Former President Jiang Zemin launched a campaign in 1999 to crush the Falun Gong religious group, banning it as an "evil cult" after thousands of practitioners staged a surprise but peaceful sit-in outside the leadership compound in Beijing to demand official recognition of their movement.
(Reporting by Sui-Lee Wee, Additional reporting by Huang Yan, Editing by Jonathan Standing and Elaine Lies)
Copyright © 2012 Reuters
Posted: 13 Dec 2012 06:52 PM PST
TOKYO (Reuters) - Japan's conservative Liberal Democratic Party (LDP) is on track for a stunning victory in Sunday's election, returning to power with hawkish former Prime Minister Shinzo Abe at the helm, and possibly ending Japan's political gridlock.
Opinion polls by the Asahi, Yomiuri and Nikkei newspapers on Friday forecast that the LDP was headed for a hefty majority in the powerful, 480-seat lower house of parliament.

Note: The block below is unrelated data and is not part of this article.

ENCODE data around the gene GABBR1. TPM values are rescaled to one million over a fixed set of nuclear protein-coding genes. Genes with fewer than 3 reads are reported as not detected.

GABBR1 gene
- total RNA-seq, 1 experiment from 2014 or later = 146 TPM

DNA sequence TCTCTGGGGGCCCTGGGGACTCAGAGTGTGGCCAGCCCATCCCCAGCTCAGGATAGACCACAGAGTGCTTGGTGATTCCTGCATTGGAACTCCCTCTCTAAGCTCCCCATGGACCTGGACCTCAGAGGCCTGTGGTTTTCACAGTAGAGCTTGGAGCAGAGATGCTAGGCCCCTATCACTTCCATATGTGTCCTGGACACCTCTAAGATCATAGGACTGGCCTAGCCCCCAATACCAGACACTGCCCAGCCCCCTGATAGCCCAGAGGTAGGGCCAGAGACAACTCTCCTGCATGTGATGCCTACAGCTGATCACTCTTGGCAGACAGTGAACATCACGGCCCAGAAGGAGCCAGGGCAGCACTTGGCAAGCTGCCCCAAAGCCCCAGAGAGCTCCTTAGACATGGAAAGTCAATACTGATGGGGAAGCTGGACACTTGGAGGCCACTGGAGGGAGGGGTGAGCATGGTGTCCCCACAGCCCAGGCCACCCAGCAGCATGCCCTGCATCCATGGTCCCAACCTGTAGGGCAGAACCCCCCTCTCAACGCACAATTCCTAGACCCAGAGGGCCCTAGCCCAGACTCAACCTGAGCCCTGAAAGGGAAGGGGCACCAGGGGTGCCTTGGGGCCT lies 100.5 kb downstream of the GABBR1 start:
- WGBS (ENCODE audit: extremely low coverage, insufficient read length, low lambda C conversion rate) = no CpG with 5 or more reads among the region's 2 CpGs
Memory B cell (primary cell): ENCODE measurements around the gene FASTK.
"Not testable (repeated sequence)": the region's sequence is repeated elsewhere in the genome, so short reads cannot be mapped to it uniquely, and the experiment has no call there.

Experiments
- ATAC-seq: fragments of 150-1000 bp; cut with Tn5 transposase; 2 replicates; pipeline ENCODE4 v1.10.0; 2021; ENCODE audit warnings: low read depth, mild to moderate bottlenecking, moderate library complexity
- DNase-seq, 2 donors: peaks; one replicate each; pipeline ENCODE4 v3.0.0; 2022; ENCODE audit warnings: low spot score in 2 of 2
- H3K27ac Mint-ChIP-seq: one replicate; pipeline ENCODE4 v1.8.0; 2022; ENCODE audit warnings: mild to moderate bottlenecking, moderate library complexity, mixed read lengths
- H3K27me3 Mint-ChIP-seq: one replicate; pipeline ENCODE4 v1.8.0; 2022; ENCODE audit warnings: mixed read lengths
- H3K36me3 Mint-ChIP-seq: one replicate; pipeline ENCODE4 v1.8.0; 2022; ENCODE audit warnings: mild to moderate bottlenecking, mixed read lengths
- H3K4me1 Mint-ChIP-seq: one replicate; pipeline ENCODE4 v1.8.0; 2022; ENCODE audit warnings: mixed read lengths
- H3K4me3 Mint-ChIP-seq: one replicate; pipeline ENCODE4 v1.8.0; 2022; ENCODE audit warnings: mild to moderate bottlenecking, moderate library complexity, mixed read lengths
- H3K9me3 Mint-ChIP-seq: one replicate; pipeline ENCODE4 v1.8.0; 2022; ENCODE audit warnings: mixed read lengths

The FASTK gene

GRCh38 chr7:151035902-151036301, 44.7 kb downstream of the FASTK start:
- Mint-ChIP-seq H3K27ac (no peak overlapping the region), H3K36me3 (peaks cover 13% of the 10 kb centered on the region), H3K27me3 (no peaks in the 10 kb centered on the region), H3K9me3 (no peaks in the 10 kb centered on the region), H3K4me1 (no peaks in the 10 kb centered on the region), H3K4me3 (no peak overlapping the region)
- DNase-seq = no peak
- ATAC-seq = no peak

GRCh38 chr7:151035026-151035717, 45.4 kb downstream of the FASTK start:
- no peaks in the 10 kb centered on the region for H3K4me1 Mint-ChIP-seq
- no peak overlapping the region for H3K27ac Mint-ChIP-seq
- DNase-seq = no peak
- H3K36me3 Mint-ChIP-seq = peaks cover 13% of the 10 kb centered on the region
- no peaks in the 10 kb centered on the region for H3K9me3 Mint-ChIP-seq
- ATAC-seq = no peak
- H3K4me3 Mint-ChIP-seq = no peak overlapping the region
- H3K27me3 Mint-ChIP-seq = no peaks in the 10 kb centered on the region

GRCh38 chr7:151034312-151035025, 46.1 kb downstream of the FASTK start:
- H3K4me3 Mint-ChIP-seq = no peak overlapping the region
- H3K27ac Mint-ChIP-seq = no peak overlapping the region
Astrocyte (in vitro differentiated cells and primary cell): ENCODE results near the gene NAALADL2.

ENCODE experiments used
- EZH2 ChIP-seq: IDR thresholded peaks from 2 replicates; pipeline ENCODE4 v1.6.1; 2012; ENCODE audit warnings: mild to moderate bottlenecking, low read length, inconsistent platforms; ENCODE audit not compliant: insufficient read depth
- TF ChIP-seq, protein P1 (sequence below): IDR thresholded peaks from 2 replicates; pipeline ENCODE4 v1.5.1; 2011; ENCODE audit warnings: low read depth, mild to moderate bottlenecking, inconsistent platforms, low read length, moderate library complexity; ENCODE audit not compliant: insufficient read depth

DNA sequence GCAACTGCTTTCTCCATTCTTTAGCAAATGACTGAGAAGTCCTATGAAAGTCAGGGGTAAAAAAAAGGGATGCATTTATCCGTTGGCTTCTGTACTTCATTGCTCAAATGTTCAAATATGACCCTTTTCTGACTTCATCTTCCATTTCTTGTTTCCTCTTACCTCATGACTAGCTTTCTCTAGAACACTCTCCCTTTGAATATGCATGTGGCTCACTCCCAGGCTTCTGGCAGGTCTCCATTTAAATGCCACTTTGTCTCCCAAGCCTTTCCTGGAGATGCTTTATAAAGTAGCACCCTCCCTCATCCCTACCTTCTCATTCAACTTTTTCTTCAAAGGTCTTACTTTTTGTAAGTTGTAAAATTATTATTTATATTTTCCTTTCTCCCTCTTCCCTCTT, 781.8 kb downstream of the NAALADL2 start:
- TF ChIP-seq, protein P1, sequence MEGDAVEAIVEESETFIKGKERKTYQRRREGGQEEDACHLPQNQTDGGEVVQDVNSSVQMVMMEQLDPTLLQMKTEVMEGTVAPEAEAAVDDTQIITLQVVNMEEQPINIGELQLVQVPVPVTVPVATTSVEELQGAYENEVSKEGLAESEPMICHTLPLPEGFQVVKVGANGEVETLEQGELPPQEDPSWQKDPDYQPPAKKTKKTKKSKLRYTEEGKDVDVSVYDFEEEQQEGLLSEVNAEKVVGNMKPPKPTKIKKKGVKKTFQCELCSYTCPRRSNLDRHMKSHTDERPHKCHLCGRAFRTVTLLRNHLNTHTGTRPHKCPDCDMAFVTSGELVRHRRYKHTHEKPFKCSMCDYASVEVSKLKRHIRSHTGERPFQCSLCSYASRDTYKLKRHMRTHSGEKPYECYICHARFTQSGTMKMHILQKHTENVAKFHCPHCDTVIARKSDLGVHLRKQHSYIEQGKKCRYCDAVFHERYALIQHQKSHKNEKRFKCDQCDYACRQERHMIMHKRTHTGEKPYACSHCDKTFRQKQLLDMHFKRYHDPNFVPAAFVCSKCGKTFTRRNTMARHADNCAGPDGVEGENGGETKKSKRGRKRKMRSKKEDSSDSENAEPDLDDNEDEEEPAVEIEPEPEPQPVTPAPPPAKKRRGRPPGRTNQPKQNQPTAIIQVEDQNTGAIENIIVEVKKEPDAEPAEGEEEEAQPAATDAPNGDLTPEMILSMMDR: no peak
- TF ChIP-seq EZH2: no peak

The LDP and its smaller ally, the New Komeito party, could even gain the two-thirds majority needed to break through a policy deadlock that has plagued the world's third biggest economy since 2007.
An LDP win on Sunday would usher in a government committed to a tough stance in a territorial row with China, a pro-nuclear power energy policy despite last year's Fukushima disaster and a radical recipe of hyper-easy monetary policy and big fiscal spending to end persistent deflation and tame a strong yen.
Sino-Japanese relations chilled sharply after Japan bought tiny islands also claimed by Beijing from their private owner.